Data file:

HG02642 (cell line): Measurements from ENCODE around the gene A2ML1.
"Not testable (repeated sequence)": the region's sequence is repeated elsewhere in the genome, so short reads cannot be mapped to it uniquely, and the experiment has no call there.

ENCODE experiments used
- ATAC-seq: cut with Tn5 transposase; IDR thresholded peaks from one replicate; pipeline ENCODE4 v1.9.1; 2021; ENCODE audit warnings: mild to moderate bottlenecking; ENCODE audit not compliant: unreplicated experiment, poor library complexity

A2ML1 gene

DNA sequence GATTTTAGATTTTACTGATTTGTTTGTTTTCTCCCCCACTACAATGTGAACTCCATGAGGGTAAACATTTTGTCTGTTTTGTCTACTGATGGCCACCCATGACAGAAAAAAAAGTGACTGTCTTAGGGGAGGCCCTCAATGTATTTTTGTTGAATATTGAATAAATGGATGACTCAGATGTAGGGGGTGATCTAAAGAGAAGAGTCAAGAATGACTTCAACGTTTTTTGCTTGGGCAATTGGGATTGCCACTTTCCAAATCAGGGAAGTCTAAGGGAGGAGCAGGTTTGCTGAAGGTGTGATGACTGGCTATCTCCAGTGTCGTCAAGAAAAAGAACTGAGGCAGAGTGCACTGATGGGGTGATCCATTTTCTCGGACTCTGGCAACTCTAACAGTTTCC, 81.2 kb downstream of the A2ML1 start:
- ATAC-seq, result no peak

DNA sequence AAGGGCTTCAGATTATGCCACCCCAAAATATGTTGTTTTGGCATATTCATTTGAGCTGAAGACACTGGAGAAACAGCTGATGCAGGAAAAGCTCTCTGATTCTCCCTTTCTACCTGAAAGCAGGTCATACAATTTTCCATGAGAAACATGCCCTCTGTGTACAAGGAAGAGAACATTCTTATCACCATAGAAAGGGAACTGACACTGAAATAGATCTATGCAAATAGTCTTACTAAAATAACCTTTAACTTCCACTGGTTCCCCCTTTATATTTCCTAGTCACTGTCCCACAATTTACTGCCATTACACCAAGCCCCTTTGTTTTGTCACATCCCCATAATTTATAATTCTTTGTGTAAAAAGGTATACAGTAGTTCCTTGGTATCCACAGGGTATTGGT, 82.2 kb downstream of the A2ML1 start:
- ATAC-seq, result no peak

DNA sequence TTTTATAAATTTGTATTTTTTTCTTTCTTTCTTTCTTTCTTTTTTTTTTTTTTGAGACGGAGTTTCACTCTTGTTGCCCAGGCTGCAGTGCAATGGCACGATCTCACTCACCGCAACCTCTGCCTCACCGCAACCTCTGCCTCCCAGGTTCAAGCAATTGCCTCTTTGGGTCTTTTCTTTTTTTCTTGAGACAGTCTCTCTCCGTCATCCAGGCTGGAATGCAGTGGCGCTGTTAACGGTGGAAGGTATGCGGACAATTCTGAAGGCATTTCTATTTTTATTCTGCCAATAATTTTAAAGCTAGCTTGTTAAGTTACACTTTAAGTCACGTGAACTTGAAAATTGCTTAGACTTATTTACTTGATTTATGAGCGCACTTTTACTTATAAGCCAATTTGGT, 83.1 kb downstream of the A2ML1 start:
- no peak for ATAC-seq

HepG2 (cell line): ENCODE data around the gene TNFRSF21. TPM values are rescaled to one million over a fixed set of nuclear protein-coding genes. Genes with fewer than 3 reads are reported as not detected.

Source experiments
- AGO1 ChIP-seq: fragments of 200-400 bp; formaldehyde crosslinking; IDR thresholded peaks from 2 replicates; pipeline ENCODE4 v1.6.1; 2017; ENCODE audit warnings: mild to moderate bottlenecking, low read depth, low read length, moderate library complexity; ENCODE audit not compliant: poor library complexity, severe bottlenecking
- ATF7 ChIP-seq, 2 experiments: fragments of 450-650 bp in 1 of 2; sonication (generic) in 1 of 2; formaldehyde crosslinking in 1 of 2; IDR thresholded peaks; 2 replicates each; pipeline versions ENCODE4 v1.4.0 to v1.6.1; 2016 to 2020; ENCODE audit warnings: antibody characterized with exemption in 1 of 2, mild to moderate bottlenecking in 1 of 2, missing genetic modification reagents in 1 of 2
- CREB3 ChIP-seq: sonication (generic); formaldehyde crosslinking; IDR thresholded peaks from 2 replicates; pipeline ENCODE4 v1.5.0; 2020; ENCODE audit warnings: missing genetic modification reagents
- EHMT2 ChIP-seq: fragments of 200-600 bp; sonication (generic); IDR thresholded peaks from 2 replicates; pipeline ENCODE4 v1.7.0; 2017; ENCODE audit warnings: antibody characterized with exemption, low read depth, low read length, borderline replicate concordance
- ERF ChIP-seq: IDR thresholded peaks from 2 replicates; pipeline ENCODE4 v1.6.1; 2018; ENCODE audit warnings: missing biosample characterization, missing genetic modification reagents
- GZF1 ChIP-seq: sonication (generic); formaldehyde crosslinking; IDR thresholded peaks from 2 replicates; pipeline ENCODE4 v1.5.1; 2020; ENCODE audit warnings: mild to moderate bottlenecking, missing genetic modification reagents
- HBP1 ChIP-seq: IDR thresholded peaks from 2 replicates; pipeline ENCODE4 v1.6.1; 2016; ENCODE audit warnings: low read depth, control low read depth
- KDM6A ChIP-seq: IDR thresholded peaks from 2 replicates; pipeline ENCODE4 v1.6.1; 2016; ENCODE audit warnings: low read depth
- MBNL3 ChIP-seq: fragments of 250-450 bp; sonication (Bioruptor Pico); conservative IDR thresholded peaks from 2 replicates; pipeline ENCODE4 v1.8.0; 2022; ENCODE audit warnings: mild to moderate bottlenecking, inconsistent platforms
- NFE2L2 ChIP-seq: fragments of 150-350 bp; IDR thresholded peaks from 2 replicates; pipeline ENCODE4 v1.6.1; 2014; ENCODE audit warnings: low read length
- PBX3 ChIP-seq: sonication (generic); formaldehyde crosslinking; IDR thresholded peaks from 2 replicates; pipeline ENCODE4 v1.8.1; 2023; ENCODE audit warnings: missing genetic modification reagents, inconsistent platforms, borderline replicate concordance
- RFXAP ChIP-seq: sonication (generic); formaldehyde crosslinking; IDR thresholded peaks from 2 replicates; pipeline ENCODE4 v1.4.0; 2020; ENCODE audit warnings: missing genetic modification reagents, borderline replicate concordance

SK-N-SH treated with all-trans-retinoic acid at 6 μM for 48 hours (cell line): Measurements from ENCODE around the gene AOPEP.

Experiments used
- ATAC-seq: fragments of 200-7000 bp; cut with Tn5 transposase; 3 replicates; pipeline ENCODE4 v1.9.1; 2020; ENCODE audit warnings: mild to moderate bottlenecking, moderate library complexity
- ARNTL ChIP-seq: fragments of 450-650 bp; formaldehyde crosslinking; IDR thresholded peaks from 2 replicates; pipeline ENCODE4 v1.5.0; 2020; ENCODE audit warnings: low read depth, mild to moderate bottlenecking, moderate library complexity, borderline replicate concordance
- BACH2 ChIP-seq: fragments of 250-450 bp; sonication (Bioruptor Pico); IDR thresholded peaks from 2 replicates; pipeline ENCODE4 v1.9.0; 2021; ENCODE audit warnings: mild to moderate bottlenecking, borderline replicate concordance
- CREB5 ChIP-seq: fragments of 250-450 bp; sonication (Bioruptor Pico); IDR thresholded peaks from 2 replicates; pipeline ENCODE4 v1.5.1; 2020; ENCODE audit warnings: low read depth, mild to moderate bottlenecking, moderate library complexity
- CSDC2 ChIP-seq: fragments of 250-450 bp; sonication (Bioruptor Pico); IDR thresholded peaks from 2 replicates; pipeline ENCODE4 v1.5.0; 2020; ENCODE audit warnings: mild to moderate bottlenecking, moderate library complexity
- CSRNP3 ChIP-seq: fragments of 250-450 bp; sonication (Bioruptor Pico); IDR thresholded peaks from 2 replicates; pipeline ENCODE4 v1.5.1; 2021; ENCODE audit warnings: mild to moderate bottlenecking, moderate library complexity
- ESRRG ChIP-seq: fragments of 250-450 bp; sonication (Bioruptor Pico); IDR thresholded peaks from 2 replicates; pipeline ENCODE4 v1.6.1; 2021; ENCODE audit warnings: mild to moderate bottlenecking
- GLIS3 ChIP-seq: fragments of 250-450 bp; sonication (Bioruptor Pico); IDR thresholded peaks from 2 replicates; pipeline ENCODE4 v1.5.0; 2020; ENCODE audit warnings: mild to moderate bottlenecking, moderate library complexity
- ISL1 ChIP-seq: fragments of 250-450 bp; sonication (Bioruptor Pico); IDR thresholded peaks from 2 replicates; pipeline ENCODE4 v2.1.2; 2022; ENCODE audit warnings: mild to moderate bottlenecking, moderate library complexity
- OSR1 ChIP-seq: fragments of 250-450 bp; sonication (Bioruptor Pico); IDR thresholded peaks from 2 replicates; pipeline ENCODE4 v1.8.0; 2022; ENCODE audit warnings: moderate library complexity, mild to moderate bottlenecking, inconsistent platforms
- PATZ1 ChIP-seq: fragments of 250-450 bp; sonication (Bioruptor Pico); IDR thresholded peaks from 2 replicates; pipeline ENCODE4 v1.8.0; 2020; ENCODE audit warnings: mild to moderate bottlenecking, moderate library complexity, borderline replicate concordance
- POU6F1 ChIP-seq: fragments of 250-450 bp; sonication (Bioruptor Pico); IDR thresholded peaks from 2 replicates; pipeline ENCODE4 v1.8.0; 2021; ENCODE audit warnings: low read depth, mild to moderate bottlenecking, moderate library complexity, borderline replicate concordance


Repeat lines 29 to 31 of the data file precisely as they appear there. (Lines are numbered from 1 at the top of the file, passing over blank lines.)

- ARNTL ChIP-seq: fragments of 450-650 bp; formaldehyde crosslinking; IDR thresholded peaks from 2 replicates; pipeline ENCODE4 v1.5.0; 2020; ENCODE audit warnings: low read depth, mild to moderate bottlenecking, moderate library complexity, borderline replicate concordance
- BACH2 ChIP-seq: fragments of 250-450 bp; sonication (Bioruptor Pico); IDR thresholded peaks from 2 replicates; pipeline ENCODE4 v1.9.0; 2021; ENCODE audit warnings: mild to moderate bottlenecking, borderline replicate concordance
- CREB5 ChIP-seq: fragments of 250-450 bp; sonication (Bioruptor Pico); IDR thresholded peaks from 2 replicates; pipeline ENCODE4 v1.5.1; 2020; ENCODE audit warnings: low read depth, mild to moderate bottlenecking, moderate library complexity